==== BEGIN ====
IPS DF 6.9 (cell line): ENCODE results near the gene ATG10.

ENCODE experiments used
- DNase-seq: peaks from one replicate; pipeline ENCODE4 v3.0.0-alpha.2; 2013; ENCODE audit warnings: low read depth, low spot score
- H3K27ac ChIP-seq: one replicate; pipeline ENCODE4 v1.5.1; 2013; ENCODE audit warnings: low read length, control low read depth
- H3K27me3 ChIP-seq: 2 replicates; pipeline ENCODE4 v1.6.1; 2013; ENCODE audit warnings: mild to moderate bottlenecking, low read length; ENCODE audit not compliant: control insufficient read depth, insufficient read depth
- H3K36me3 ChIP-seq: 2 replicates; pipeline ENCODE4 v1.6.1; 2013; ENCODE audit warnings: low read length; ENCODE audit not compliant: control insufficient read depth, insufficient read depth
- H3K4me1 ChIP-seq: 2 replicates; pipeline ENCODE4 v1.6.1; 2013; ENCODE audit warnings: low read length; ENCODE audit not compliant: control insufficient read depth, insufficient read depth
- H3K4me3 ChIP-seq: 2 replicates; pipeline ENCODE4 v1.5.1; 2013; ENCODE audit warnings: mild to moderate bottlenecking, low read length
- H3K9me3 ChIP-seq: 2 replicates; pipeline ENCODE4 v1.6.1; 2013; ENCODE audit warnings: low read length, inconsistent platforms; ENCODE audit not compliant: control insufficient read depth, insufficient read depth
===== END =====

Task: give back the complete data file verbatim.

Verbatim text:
IPS DF 6.9 (cell line): ENCODE results near the gene ATG10.

ENCODE experiments used
- DNase-seq: peaks from one replicate; pipeline ENCODE4 v3.0.0-alpha.2; 2013; ENCODE audit warnings: low read depth, low spot score
- H3K27ac ChIP-seq: one replicate; pipeline ENCODE4 v1.5.1; 2013; ENCODE audit warnings: low read length, control low read depth
- H3K27me3 ChIP-seq: 2 replicates; pipeline ENCODE4 v1.6.1; 2013; ENCODE audit warnings: mild to moderate bottlenecking, low read length; ENCODE audit not compliant: control insufficient read depth, insufficient read depth
- H3K36me3 ChIP-seq: 2 replicates; pipeline ENCODE4 v1.6.1; 2013; ENCODE audit warnings: low read length; ENCODE audit not compliant: control insufficient read depth, insufficient read depth
- H3K4me1 ChIP-seq: 2 replicates; pipeline ENCODE4 v1.6.1; 2013; ENCODE audit warnings: low read length; ENCODE audit not compliant: control insufficient read depth, insufficient read depth
- H3K4me3 ChIP-seq: 2 replicates; pipeline ENCODE4 v1.5.1; 2013; ENCODE audit warnings: mild to moderate bottlenecking, low read length
- H3K9me3 ChIP-seq: 2 replicates; pipeline ENCODE4 v1.6.1; 2013; ENCODE audit warnings: low read length, inconsistent platforms; ENCODE audit not compliant: control insufficient read depth, insufficient read depth